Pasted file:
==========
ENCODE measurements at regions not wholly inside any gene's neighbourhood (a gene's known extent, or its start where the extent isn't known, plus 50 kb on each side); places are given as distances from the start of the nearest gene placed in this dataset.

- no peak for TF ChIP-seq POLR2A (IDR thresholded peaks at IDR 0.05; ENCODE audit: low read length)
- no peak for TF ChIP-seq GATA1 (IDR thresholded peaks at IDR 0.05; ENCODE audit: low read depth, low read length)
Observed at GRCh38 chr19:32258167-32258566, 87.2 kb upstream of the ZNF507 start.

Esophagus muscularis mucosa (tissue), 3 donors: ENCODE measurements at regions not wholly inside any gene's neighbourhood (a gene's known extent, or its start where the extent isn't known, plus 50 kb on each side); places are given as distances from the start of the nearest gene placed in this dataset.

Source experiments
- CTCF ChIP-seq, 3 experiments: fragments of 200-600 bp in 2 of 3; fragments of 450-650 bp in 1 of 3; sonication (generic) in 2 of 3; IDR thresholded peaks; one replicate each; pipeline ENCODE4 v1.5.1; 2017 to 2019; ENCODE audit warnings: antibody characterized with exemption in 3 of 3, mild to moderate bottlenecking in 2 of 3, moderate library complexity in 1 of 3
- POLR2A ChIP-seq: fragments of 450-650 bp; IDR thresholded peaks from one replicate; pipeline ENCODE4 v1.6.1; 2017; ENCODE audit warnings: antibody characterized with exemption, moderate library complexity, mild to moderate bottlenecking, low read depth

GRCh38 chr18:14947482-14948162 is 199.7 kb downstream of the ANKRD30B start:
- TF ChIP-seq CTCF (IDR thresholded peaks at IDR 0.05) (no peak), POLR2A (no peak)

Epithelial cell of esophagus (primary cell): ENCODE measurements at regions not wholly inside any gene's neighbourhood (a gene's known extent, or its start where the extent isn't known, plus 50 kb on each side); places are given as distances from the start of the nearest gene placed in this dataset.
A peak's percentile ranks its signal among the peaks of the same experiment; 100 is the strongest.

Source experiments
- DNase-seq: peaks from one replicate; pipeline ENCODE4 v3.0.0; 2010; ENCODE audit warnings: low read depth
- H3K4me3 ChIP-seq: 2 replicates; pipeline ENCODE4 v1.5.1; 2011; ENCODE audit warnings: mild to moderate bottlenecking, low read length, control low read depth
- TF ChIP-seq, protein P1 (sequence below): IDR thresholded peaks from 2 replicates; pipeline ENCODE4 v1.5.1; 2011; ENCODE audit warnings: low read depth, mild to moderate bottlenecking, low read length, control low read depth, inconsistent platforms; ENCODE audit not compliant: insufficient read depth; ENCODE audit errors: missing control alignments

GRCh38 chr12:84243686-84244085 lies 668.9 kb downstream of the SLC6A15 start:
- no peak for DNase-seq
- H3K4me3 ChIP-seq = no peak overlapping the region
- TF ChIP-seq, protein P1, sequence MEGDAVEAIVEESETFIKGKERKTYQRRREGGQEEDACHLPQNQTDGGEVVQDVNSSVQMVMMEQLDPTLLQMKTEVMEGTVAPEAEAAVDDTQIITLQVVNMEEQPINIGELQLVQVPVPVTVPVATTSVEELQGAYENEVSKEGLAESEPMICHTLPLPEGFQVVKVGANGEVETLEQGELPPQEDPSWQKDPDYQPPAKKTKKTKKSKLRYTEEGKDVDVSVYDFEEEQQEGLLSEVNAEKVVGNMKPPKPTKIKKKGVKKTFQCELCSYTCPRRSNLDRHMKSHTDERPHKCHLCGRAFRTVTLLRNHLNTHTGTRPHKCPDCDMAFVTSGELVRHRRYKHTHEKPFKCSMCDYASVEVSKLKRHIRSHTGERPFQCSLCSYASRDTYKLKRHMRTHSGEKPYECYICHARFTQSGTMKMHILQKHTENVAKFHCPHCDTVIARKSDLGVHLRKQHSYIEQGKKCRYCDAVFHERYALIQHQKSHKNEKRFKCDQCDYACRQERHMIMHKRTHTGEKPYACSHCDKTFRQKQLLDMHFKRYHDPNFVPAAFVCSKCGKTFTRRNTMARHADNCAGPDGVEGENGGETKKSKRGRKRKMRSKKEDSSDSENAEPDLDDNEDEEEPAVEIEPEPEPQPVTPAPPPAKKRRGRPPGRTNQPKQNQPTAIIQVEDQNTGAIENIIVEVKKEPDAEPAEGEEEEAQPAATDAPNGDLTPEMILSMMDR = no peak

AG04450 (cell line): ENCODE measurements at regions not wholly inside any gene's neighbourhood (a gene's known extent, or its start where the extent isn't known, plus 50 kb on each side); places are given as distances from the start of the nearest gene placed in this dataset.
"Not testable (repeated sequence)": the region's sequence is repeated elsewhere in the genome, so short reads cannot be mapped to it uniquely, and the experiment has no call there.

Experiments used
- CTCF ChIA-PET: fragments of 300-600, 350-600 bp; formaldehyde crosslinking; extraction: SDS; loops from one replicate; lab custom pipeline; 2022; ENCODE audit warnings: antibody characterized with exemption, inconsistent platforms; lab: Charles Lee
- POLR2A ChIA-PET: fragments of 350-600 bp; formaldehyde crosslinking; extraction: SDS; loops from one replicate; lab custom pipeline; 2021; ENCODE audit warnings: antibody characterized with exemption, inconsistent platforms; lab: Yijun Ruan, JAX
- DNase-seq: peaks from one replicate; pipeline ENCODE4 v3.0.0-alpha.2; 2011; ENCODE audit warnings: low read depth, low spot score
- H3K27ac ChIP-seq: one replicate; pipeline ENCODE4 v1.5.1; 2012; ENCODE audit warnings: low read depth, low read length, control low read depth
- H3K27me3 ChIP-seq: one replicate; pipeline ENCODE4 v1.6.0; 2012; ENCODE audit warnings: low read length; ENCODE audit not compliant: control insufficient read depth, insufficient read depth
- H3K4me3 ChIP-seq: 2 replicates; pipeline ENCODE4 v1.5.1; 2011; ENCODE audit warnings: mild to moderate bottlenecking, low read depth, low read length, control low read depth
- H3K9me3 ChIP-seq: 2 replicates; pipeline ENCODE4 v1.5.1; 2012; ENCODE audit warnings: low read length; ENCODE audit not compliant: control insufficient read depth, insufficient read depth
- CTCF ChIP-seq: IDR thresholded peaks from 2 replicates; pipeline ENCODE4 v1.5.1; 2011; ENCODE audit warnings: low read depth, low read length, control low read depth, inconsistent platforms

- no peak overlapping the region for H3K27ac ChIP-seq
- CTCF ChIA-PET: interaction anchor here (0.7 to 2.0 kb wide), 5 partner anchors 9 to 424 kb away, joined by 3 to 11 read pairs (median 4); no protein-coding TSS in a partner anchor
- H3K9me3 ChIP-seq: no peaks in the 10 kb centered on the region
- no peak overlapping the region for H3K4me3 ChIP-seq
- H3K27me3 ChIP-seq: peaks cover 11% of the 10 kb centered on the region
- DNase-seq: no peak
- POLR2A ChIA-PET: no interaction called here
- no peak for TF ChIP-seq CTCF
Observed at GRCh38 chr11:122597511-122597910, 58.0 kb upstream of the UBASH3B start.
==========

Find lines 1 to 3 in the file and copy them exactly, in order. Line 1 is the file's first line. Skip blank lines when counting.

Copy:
ENCODE measurements at regions not wholly inside any gene's neighbourhood (a gene's known extent, or its start where the extent isn't known, plus 50 kb on each side); places are given as distances from the start of the nearest gene placed in this dataset.

- no peak for TF ChIP-seq POLR2A (IDR thresholded peaks at IDR 0.05; ENCODE audit: low read length)
- no peak for TF ChIP-seq GATA1 (IDR thresholded peaks at IDR 0.05; ENCODE audit: low read depth, low read length)